After adjusting maturity operations and early redemptions from previous TLTRO rounds, this would result in a net injection of about €550 Bn. Up to now, the peak was EUR 529 billion in March 2012 (during the euro crisis). After this, Morgan Stanley analysts do not see any further ECB action for the remainder of this year.
Compliance with requirements for granting credit will allow institutions to charge up to 1% for the money requested. As far as Spanish banks are concerned, they have requested more than 97.9 billion euros in the auction. For the time being, Caixabank has already announced that it has requested 40.7 billion euros, the total to which it is entitled. Other lenders have also made their moves: 27 billion euros requested by Sabadell, 21 billion by BBVA and 9.2 billionby Bankia. In Italy, Intesa and Unicredit have already reached € 70,000 and €93,000, the latter reaching its limit. Thus, Santander Corporate & Investment still believes that some systems in southern Europe (such as Italy) could have reached 85% to 90% of their total TLTRO limits, while systems with abundant liquidity that have continued to make relatively less use of ECB funding since March could have more than 50% of their limits unused (as would be the case, for example, in Germany).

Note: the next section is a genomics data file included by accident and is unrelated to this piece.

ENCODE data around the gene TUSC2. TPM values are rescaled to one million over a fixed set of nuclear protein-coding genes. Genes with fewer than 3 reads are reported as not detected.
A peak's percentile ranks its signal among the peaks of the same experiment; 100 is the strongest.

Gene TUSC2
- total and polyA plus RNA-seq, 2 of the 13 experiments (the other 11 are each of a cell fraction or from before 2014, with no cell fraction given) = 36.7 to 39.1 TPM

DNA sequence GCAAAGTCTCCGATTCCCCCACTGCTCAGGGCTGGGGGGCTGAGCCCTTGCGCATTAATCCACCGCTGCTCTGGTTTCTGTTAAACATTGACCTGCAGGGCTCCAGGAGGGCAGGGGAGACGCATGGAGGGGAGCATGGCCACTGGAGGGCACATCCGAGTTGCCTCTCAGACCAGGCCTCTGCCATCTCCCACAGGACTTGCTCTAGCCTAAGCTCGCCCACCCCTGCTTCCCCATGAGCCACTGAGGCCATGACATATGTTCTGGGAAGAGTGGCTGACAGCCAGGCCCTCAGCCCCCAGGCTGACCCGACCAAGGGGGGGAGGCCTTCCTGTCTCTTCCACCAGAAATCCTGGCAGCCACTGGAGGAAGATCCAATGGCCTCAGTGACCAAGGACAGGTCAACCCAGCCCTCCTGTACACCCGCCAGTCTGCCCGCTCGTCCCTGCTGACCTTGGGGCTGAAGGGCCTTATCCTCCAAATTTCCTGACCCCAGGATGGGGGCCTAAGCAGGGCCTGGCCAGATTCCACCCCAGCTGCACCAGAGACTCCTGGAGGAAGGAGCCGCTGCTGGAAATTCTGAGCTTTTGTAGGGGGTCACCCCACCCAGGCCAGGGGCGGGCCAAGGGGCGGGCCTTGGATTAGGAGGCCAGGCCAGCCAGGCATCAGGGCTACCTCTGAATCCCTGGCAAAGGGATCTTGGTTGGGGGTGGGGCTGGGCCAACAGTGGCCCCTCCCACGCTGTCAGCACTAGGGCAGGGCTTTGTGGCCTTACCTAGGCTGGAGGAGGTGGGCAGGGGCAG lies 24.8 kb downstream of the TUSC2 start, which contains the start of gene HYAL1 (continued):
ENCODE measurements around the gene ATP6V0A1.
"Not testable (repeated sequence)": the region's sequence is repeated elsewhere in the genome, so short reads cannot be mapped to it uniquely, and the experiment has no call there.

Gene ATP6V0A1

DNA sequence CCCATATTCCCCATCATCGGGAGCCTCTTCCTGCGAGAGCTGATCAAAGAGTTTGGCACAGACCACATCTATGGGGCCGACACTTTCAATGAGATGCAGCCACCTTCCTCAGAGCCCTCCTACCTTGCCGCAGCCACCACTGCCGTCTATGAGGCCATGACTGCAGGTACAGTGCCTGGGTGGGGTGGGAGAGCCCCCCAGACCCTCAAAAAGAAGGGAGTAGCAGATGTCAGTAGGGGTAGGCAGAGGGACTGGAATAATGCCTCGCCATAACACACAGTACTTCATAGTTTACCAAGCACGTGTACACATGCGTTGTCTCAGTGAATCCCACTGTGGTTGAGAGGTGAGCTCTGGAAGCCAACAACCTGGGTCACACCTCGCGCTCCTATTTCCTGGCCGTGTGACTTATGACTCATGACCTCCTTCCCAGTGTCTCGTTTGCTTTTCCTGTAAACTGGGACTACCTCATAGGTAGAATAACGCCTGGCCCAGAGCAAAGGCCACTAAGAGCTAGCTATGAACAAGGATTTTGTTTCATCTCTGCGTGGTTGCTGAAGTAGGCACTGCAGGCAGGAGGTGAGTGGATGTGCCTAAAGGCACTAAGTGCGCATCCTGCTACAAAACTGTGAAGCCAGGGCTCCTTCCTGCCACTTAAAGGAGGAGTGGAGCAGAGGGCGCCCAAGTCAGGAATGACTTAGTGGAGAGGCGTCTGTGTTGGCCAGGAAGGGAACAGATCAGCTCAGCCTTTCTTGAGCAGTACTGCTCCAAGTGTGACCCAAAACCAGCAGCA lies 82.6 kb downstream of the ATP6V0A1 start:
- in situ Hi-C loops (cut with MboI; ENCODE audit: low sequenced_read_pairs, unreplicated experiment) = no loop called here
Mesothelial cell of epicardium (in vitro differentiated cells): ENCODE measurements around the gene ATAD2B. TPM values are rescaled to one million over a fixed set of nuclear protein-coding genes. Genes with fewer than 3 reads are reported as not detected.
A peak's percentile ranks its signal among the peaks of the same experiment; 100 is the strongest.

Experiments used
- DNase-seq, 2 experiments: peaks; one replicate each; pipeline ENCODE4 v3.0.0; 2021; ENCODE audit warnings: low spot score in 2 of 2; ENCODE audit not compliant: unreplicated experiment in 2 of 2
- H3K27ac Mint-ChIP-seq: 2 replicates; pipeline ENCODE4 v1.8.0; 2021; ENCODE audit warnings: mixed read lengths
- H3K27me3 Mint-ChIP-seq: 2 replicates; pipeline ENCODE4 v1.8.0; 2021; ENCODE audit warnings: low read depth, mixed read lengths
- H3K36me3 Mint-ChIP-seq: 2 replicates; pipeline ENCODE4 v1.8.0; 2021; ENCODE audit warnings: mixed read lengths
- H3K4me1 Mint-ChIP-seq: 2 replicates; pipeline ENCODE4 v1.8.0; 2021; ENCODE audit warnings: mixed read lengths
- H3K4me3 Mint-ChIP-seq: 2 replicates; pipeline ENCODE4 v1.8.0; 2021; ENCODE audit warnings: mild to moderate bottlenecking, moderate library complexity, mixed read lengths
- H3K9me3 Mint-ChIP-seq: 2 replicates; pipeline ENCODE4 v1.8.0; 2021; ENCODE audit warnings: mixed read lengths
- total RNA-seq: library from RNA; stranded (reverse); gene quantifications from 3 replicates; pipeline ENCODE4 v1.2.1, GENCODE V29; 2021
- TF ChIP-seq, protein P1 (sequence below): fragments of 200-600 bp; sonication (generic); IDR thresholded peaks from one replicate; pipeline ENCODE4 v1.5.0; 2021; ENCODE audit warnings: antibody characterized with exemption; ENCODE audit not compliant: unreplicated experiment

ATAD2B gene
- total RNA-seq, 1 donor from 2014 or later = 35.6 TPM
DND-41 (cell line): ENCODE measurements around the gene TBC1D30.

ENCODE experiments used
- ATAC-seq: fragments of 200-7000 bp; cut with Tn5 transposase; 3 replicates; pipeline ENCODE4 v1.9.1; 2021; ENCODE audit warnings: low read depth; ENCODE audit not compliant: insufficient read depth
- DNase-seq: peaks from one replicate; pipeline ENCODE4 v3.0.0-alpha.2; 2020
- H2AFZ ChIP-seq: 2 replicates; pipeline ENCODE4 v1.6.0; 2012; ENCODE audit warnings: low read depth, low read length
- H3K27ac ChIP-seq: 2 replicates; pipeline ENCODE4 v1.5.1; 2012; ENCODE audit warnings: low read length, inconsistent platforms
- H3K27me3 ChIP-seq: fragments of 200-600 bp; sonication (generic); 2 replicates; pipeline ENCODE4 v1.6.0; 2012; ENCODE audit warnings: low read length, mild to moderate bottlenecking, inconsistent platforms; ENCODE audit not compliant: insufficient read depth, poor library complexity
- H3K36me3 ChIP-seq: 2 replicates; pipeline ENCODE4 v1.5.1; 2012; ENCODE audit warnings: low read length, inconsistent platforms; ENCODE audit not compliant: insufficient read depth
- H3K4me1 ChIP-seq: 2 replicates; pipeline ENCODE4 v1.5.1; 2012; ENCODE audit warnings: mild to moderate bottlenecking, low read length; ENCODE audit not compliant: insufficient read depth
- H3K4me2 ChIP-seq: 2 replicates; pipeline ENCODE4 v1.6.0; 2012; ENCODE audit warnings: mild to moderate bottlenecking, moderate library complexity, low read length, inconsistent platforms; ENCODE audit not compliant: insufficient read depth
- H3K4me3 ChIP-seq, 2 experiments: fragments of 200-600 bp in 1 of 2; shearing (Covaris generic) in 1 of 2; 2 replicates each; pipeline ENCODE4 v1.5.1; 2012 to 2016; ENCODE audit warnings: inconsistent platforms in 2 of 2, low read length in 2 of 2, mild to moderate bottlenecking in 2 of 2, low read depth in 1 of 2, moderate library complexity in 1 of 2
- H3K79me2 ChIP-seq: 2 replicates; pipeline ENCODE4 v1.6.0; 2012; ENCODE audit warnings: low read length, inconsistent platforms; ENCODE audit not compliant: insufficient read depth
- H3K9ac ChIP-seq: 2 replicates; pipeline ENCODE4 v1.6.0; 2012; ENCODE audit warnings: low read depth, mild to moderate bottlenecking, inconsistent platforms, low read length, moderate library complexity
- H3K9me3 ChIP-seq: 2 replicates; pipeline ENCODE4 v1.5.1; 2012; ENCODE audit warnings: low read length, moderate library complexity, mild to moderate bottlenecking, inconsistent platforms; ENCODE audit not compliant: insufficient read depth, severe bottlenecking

In Renta4’s opinion, the large amount awarded could serve as additional support for the peripheral bonds (“carry”), above and beyond being used to grant new loans.
This is also good news for shares, albeit to a lesser extent. Bankinter’s experts’ argument is as follows: the positive impact of the increase in liquidity – via TLTROs and customer deposits – is partially offset by the evolution of the Euribor-main reference for customer operations. The 3-month Euribor is around -0.39% (vs. -0.16% on April 24) and the 12-month Euribor – the main reference in the mortgage market – is -0.13% (vs. -0.05% on April 24).